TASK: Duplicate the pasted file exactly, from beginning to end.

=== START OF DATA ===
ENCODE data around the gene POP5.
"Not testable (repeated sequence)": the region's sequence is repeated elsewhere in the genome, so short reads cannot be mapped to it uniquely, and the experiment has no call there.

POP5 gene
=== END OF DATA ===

ENCODE data around the gene POP5.
"Not testable (repeated sequence)": the region's sequence is repeated elsewhere in the genome, so short reads cannot be mapped to it uniquely, and the experiment has no call there.

POP5 gene